He took it and stepped to the ground, concealing himself among the trees that lined the drive. The buggy proceeded slowly. Orme followed afoot, on a parallel course, keeping well back among the trees. At a certain point, after the buggy passed, a figure stepped out into the drive, and stood looking after it. From his build and the peculiar agility of his motions, he was recognizable as Maku.
If this marriage takes place I cannot do very much for her in the way of money; she will understand that. Something I can of course." And then Mrs. Orme stood over the fire, looking at the hot coals, and thinking what Lady Mason's answer would be.
Belknap spurred in between them. "Here, you men," he commanded with swift sternness. "Into your places. I'm in command here, and I'll shoot the first man who raises a hand. Mr. Orme, take your place at the wagons. Auberry, keep with me. We'll have fighting enough without anything of this." "He murdered that Sioux, Lieutenant," reiterated Auberry.
Orme, the owner of that hand might know everything. The secret had been told, and there was no longer need for pretence. As she could now expose to view the whole load of her wretchedness, so also could she make known the strength that was still left for endurance.
Arima, meantime, spoke rapidly in Japanese to Maku. Perhaps he, as commander of the situation, was giving precise orders as to what was to be done. Orme looked over his shoulder at the girl. She was clutching the door of the tonneau and leaning forward, staring with horrified eyes. "Keep cool," he counseled. Her answer was a moan of anguish, and he realized that she feared for him.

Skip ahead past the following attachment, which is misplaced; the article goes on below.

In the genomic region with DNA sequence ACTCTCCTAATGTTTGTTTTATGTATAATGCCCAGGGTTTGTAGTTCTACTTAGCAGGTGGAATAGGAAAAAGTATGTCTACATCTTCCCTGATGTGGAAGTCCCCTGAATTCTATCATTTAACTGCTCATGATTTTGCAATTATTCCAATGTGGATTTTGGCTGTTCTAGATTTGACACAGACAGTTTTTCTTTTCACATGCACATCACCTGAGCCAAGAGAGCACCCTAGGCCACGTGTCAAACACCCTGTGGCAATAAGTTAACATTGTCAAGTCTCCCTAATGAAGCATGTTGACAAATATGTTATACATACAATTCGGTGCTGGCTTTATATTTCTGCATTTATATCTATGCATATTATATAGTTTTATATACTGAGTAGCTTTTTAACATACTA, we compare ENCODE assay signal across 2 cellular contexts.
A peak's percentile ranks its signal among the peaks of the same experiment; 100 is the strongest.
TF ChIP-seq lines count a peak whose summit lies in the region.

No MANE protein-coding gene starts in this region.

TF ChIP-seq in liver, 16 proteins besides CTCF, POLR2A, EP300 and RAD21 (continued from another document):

My mother sat in the low rocker which had been brought to her, and opposite her, leaning forward, was Mrs. Sheraton, tall, thin, her black eyes fixed upon the men. Orme, also standing, his hands behind him, regarded the troubled men intently.
"Shall I tell you, if I were a man and I wanted revenge upon such a man as Sir Stephen Orme, what I should do, father?" she asked, in a low voice, and looking straight before her as if she were meditating. "You can if you like. What would you do?" he replied, with a touch of sarcastic amusement. She looked round her and over her shoulder.
What was the girl doing out there in mid-lake in the company of her enemy? Orme had seen her enter the house of her friends in Evanston; had bidden her good-night with the understanding that she was to make no further move in the game before the coming morning. She must have left the house soon after he walked away. Had she known all the time where the Japanese was?
It was declared as a fact by Lady Staveley that there was to be a marriage between Sir Peregrine Orme and his guest, and all in the room expressed their sorrow. The women were especially indignant. "I have no patience with her," said Mrs. Arbuthnot. "She must know that such a marriage at his time of life must be ridiculous, and injurious to the whole family."
Peregrine Orme followed, a little to the right of the lady's passage, so that he might have room for himself, and do no mischief in the event of Miss Tristram or her horse making any mistake at the leap. He also got well over. But, alas! in spite of such early success he was destined to see nothing of the hunt that day!